Customer Reviews

I found the book very interesting .
Marie Abato
I thoroughly enjoyed this novel about the lives of Mary Anning and Elizabeth Philpot - two very remarkable women living in 19th century England.
Heather L. Brack
In "Remarkable Creatures" Chevalier has done a good job of taking real historical figures and crafting an interesting story around them.
B. A. Chaney

Most Helpful Customer Reviews

207 of 208 people found the following review helpful By J. Fuchs VINE VOICE on November 27, 2009
Format: Hardcover Vine Customer Review of Free Product ( What's this? )
Tracy Chevalier once again makes another time and place come alive in "Remarkable Creatures." I'm not particularly interested in fossils, but Chevalier presents such compelling accounts of two women who were, that she made me almost as interested in ammonites, ichthyosauruses and other extinct creatures as the fossil hunters and collectors who, in the early 19th century, changed scientists' views of the age of the earth and its history.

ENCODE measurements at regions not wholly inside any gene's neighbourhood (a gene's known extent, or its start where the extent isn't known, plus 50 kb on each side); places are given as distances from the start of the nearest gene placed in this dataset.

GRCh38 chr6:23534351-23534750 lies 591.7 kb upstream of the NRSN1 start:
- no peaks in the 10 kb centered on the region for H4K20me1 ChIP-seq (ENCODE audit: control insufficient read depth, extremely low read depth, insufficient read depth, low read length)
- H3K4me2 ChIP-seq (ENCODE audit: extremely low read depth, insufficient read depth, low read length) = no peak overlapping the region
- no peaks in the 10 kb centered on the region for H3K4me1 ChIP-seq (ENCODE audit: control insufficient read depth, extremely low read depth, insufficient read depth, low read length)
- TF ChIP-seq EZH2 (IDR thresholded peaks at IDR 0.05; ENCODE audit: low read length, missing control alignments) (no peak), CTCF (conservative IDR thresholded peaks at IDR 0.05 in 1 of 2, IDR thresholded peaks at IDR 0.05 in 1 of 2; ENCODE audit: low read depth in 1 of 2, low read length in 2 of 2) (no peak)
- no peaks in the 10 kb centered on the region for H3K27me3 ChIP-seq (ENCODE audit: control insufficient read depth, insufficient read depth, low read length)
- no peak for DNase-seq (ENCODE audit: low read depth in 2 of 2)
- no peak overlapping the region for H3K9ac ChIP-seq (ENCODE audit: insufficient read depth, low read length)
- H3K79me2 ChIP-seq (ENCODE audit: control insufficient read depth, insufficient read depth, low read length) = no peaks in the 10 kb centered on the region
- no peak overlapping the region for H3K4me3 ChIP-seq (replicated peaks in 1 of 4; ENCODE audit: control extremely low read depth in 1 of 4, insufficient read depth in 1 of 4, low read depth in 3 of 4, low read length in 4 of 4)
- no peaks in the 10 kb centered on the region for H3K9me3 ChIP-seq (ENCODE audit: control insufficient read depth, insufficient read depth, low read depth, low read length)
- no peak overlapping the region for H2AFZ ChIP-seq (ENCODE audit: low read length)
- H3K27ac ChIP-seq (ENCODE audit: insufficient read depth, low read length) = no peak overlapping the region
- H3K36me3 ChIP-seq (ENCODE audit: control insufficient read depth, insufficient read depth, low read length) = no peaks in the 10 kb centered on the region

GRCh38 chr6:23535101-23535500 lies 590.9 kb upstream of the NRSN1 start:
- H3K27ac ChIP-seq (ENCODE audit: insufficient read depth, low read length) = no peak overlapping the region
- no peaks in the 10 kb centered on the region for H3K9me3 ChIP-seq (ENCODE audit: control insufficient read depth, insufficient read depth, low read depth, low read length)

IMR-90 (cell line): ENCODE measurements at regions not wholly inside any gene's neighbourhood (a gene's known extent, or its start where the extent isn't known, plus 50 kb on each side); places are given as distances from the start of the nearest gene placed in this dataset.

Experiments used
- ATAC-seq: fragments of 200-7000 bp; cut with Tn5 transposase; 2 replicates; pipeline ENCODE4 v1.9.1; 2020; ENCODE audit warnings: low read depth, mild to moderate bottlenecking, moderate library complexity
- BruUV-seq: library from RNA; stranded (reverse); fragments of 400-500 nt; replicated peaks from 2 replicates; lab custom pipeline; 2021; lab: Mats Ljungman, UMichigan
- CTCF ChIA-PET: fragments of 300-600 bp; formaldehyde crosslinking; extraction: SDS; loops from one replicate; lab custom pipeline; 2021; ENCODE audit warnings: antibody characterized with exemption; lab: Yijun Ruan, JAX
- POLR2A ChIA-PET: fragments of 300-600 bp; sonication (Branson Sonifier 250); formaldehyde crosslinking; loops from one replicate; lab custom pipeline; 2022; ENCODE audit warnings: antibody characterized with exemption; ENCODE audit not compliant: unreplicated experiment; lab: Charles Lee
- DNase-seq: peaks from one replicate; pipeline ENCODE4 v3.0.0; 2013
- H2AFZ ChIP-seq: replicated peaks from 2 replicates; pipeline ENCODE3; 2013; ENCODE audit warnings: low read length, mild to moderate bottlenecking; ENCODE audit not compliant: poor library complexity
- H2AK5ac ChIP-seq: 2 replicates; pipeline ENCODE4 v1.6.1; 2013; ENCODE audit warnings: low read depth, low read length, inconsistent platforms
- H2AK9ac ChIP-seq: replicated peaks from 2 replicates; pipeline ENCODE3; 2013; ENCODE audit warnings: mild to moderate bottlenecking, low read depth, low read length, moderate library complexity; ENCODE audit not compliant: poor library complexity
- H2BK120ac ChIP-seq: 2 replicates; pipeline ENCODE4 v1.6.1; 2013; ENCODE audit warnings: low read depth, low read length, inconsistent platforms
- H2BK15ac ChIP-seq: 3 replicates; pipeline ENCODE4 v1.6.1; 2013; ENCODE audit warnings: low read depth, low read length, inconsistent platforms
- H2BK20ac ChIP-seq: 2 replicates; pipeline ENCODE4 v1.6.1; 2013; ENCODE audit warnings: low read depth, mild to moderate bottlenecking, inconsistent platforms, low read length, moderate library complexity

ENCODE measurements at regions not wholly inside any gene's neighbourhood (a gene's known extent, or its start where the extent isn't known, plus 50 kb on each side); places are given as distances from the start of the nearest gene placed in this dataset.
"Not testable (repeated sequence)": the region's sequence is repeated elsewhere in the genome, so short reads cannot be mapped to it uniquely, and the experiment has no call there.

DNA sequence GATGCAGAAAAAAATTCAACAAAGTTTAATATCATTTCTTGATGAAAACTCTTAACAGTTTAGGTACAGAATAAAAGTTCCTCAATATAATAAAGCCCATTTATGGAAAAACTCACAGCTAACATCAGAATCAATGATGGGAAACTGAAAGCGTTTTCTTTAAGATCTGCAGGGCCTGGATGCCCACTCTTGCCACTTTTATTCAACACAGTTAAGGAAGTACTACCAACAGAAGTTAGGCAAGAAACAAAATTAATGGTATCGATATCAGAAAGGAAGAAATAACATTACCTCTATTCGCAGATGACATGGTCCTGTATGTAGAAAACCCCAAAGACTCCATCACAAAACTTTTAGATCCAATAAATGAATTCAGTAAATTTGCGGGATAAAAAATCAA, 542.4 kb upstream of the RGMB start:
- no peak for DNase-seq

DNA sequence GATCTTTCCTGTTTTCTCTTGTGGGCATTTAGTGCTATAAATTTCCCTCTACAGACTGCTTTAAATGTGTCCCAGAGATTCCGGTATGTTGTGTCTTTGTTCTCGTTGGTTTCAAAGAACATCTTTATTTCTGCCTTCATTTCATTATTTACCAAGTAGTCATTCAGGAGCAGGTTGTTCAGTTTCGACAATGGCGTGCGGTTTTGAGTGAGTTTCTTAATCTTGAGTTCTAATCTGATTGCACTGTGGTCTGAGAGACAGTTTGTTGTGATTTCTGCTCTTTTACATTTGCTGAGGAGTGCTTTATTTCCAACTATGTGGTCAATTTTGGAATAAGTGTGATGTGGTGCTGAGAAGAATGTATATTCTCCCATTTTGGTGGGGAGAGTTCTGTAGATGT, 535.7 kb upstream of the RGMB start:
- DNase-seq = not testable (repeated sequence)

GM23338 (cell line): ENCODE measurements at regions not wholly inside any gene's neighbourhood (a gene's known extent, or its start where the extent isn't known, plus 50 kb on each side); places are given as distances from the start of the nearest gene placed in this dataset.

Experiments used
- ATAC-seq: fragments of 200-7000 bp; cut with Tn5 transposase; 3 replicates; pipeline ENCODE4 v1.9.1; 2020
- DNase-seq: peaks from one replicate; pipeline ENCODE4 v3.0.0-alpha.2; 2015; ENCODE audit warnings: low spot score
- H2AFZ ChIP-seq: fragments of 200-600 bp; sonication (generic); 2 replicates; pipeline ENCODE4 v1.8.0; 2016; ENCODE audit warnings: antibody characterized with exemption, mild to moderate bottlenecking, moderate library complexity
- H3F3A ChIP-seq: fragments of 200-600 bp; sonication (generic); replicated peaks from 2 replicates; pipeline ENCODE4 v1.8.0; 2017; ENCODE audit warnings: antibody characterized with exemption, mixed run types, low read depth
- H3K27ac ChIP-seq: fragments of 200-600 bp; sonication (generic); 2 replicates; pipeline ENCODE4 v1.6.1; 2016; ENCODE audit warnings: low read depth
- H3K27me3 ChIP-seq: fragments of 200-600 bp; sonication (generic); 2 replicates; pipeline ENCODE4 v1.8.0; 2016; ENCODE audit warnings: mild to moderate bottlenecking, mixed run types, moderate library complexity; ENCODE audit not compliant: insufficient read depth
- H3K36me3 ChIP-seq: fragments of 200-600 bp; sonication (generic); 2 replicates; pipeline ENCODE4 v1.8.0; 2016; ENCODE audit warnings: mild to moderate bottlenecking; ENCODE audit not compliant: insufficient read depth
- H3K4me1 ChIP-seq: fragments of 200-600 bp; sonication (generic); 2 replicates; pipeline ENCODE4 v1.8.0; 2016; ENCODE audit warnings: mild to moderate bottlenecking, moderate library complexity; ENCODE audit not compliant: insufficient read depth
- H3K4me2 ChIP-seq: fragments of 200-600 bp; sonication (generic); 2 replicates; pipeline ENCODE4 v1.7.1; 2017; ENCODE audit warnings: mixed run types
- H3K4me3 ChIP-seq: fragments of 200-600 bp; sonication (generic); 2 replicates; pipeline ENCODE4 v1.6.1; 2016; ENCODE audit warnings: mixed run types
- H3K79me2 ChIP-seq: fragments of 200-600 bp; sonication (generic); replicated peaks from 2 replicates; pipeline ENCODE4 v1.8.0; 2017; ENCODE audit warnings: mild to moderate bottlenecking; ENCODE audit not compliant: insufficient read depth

Remarkable Creatures is told in the first person narratives of two women in Lyme-Regis, on the Southwest coast of England. Mary Anning is the poor daughter of a cabinet maker and a laundress, while Elizabeth Philpot is a spinster two decades Mary's senior. Elizabeth and her two sisters, Louise and Margaret, have just moved to Lyme-Regis, their fortunes having decreased to the point where although they are of an elevated social status, their newly married brother can no longer support them in London. Chance brings these two women from different generations and social classes together, and through their mutual love of fossils they become unlikely friends. They tell their stories in alternating chapters as they flirt with love, hunt for fossils on the desolate cliffs and beaches of the southwest coast, and struggle to find their place in a society in which they are constrained by both their gender and their social status.